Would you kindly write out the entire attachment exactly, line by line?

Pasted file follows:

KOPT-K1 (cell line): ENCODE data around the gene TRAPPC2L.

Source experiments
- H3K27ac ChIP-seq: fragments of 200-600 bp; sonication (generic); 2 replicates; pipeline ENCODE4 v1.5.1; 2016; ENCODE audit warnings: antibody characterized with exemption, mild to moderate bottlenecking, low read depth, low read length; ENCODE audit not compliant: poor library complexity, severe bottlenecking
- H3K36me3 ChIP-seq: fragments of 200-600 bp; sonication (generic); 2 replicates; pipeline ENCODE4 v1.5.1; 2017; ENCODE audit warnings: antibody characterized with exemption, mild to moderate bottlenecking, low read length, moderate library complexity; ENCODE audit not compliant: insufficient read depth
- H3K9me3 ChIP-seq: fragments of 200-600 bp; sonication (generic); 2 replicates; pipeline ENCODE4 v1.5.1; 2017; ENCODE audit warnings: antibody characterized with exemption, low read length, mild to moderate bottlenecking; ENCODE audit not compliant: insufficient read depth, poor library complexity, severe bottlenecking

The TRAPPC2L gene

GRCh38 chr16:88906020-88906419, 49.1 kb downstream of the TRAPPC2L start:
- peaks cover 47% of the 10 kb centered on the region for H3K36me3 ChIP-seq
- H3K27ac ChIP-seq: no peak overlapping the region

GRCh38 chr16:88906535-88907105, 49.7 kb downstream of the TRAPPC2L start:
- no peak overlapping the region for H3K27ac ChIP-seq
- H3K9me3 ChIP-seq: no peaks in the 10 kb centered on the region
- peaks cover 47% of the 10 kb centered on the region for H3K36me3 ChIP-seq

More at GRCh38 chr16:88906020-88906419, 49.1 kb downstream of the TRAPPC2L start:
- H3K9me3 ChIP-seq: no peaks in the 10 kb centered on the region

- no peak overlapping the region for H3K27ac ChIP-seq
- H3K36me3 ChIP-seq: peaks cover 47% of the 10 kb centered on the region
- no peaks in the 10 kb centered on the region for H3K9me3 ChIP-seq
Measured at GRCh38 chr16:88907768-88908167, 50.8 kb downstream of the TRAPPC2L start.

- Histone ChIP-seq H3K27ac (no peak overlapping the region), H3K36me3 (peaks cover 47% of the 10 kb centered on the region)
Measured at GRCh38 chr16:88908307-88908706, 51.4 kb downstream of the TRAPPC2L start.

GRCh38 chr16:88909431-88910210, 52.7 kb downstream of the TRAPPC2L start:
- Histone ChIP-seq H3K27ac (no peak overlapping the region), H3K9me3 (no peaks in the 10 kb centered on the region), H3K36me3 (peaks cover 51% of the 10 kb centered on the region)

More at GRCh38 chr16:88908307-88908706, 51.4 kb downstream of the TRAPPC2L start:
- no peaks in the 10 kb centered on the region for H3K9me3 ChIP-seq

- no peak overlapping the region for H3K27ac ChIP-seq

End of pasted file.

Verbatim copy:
KOPT-K1 (cell line): ENCODE data around the gene TRAPPC2L.

Source experiments
- H3K27ac ChIP-seq: fragments of 200-600 bp; sonication (generic); 2 replicates; pipeline ENCODE4 v1.5.1; 2016; ENCODE audit warnings: antibody characterized with exemption, mild to moderate bottlenecking, low read depth, low read length; ENCODE audit not compliant: poor library complexity, severe bottlenecking
- H3K36me3 ChIP-seq: fragments of 200-600 bp; sonication (generic); 2 replicates; pipeline ENCODE4 v1.5.1; 2017; ENCODE audit warnings: antibody characterized with exemption, mild to moderate bottlenecking, low read length, moderate library complexity; ENCODE audit not compliant: insufficient read depth
- H3K9me3 ChIP-seq: fragments of 200-600 bp; sonication (generic); 2 replicates; pipeline ENCODE4 v1.5.1; 2017; ENCODE audit warnings: antibody characterized with exemption, low read length, mild to moderate bottlenecking; ENCODE audit not compliant: insufficient read depth, poor library complexity, severe bottlenecking

The TRAPPC2L gene

GRCh38 chr16:88906020-88906419, 49.1 kb downstream of the TRAPPC2L start:
- peaks cover 47% of the 10 kb centered on the region for H3K36me3 ChIP-seq
- H3K27ac ChIP-seq: no peak overlapping the region

GRCh38 chr16:88906535-88907105, 49.7 kb downstream of the TRAPPC2L start:
- no peak overlapping the region for H3K27ac ChIP-seq
- H3K9me3 ChIP-seq: no peaks in the 10 kb centered on the region
- peaks cover 47% of the 10 kb centered on the region for H3K36me3 ChIP-seq

More at GRCh38 chr16:88906020-88906419, 49.1 kb downstream of the TRAPPC2L start:
- H3K9me3 ChIP-seq: no peaks in the 10 kb centered on the region

- no peak overlapping the region for H3K27ac ChIP-seq
- H3K36me3 ChIP-seq: peaks cover 47% of the 10 kb centered on the region
- no peaks in the 10 kb centered on the region for H3K9me3 ChIP-seq
Measured at GRCh38 chr16:88907768-88908167, 50.8 kb downstream of the TRAPPC2L start.

- Histone ChIP-seq H3K27ac (no peak overlapping the region), H3K36me3 (peaks cover 47% of the 10 kb centered on the region)
Measured at GRCh38 chr16:88908307-88908706, 51.4 kb downstream of the TRAPPC2L start.

GRCh38 chr16:88909431-88910210, 52.7 kb downstream of the TRAPPC2L start:
- Histone ChIP-seq H3K27ac (no peak overlapping the region), H3K9me3 (no peaks in the 10 kb centered on the region), H3K36me3 (peaks cover 51% of the 10 kb centered on the region)

More at GRCh38 chr16:88908307-88908706, 51.4 kb downstream of the TRAPPC2L start:
- no peaks in the 10 kb centered on the region for H3K9me3 ChIP-seq

- no peak overlapping the region for H3K27ac ChIP-seq